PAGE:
Grant's nickname among some of the players – "Avram Can't" – was born of his more erratic tactical decisions. When he replaced Frank Lampard with Shevchenko in the last minutes of the second leg of that Liverpool tie, at Stamford Bridge, the players were bewildered. Changing a striker for a midfielder when trying to defend a one-goal advantage did not make sense. It compounded the feeling that Grant – as he had demonstrated against Tottenham Hotspur in the Carling Cup final – was unsure of himself in difficult tactical situations. Against Derby County in the Premier League he encouraged his players to go for broke in order to reduce the goal difference deficit to Manchester United, yet he kept a four-man defence and substituted a midfielder, Michael Ballack.
Grant's impressive record at Chelsea – played 54, won 36, drawn 13, lost five – will be quoted in his defence, even if the anecdotal evidence does not bear him out as a successful manager. His assistant, Steve Clarke – who projects a fairly dour, suspicious aspect to the world outside of Chelsea – largely took responsibility for training and for giving the rabble-rousing, traditional British pre-match team-talks. Clarke has been lampooned as the man for the training-ground balls and bibs but there is a good deal of respect for him among the players.
The appointment of the combative Dutch coach Henk Ten Cate, previously at Ajax and Barcelona, did nothing to improve the mood. Ten Cate's clash with Terry on the eve of the Carling Cup final, as well as his inability to get along with the players, meant that he was due to be replaced, come what may, this summer. With Grant's dismissal taking place so rapidly, there must be a fear throughout the Chelsea coaching staff that none will be around for the start of next season.
Grant's most recent appointment, the chief scout, Michael Emenalo, was made as recently as October. Within the realignment of power at Stamford Bridge he may prove another casualty.
Life and times of Israeli coach
1955 Born 6 May, Petah Tikva, Israel
1974 Becomes youth coach at Hapoel Petah Tikva aged 19
1986 Appointed coach of Hapoel first team
1991 Appointed coach of Maccabi Tel Aviv. Wins title in first season
1995 Wins second title with Tel Aviv before moving to Hapoel Haifa
2000 Appointed manager of Maccabi Haifa. Wins title in first full season
2002 Appointed manager of Israel
2006 Appointed technical director at Portsmouth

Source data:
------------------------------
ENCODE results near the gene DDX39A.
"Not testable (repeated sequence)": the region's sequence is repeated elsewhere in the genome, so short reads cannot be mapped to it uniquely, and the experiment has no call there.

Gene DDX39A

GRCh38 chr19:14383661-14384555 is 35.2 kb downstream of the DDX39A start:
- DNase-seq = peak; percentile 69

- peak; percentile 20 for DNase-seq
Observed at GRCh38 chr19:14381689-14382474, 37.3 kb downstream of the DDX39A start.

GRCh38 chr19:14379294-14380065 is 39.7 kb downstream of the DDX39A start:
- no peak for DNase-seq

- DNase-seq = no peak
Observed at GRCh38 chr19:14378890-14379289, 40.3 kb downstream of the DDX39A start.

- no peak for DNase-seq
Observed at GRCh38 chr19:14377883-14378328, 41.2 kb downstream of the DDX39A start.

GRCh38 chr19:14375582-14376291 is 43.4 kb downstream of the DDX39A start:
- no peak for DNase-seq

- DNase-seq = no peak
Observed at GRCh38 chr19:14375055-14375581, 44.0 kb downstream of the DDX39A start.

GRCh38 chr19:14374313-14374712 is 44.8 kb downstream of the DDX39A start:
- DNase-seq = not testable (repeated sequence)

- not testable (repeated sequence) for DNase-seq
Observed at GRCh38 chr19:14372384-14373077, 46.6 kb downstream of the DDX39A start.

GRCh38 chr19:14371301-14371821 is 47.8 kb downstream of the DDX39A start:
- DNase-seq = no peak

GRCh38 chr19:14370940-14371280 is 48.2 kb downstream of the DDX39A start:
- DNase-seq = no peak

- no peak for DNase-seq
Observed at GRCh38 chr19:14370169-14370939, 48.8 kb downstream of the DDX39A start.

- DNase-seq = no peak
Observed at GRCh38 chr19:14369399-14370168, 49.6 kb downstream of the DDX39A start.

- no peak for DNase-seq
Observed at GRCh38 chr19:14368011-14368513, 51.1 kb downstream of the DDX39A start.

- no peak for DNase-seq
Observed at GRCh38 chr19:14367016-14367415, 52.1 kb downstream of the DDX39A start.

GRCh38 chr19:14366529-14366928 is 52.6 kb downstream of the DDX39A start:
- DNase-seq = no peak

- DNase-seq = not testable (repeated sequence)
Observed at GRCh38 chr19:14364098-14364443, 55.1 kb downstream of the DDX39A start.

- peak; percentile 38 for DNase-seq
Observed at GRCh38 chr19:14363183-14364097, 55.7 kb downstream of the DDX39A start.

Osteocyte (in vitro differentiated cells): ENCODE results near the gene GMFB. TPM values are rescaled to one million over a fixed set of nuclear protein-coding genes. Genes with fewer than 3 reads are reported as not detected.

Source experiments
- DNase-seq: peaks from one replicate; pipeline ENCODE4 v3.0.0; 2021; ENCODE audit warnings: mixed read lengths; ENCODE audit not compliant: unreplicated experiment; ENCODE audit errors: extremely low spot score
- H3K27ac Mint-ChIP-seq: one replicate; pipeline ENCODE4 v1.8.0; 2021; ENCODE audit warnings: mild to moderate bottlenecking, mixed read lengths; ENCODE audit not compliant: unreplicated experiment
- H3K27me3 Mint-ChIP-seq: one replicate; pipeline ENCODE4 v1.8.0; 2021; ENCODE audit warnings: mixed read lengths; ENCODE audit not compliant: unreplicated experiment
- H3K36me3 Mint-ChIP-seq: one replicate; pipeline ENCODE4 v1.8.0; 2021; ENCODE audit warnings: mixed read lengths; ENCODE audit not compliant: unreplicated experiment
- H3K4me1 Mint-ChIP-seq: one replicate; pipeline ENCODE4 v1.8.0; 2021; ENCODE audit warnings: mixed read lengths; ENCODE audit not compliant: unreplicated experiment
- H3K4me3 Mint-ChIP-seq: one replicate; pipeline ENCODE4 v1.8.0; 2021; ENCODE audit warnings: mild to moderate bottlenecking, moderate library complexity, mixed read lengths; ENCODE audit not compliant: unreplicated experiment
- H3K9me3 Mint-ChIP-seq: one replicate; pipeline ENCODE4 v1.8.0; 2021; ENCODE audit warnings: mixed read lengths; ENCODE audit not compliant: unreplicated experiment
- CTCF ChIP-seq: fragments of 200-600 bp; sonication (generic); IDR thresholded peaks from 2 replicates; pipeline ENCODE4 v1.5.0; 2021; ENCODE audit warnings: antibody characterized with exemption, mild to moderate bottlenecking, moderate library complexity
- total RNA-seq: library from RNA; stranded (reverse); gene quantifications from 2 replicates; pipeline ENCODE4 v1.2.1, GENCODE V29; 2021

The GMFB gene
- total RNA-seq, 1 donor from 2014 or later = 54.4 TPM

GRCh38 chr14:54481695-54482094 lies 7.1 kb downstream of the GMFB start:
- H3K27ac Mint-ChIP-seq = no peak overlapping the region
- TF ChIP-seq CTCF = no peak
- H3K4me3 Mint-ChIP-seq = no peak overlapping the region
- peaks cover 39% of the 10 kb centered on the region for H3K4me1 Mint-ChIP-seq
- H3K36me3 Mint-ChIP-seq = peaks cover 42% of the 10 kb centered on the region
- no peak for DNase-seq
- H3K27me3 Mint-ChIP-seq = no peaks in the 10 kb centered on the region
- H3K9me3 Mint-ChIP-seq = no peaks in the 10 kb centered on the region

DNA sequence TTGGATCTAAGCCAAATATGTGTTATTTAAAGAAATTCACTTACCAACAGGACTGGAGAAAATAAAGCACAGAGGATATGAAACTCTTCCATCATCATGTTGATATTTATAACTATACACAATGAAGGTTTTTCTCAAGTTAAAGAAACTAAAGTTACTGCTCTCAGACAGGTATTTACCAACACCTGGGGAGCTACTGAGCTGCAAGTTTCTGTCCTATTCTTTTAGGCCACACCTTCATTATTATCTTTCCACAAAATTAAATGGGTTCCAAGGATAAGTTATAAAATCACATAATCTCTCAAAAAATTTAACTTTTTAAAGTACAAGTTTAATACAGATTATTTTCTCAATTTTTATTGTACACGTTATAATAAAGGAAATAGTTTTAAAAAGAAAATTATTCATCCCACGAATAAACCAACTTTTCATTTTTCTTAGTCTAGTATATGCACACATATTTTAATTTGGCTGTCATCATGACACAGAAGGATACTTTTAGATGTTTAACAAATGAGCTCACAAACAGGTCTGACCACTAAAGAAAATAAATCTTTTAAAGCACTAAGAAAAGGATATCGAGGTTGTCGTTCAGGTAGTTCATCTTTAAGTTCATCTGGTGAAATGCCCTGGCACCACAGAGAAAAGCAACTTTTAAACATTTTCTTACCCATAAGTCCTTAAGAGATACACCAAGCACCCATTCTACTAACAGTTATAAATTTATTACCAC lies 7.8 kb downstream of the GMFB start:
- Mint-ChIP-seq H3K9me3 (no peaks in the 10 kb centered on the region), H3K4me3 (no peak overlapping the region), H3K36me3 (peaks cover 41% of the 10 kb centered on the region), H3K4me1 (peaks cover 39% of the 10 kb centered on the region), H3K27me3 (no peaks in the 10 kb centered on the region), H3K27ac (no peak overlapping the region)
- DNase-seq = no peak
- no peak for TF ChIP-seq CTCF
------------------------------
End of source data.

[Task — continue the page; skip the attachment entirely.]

2007 Appointed director of football at Chelsea (20 Sept). Put in charge of team following Jose Mourinho's exit
2008 Loses Carling Cup final 2-1 to Tottenham (24 Feb). Loses Premier League title on final day (11 May). Chelsea lose Champions League final to Manchester United on penalties (21 May). Sacked by Chelsea, with a record of: P 54 W 36 D 13 L 5 – the lowest percentage of defeats of any Chelsea manager (24 May)
Grant adopted 'philosophy of a loser', claims Mourinho
Avram Grant departed Chelsea with a flea in his ear – not from the club but from his predecessor Jose Mourinho, who described Chelsea's season as "really bad" and said their campaign could be described as great only by someone with "the philosophy of a loser". Mourinho, who left in September, was asked whether Chelsea's season had been a good one, as described by Grant.
"That depends on your philosophy of leadership," he said. "In my philosophy it was a very bad one because in football 'almost' means defeat and Chelsea almost won the Carling Cup, almost won the Champions League and almost won the Premier League. Almost is nothing.
"After two titles per season for the last three years there were zero titles this season, which in my philosophy means a really bad season. Maybe in the philosophy of a loser this was a great season, which I respect." Mourinho admitted to being "very sad" at Chelsea's defeat in Moscow to Manchester United in the Champions League final.
"The supporters deserve more, [the players] and some others deserve happiness. I still think of them as my boys." However, he added: "I believe that after an empty season new success will come to Chelsea. And I will always be a Chelsea supporter."Reuse content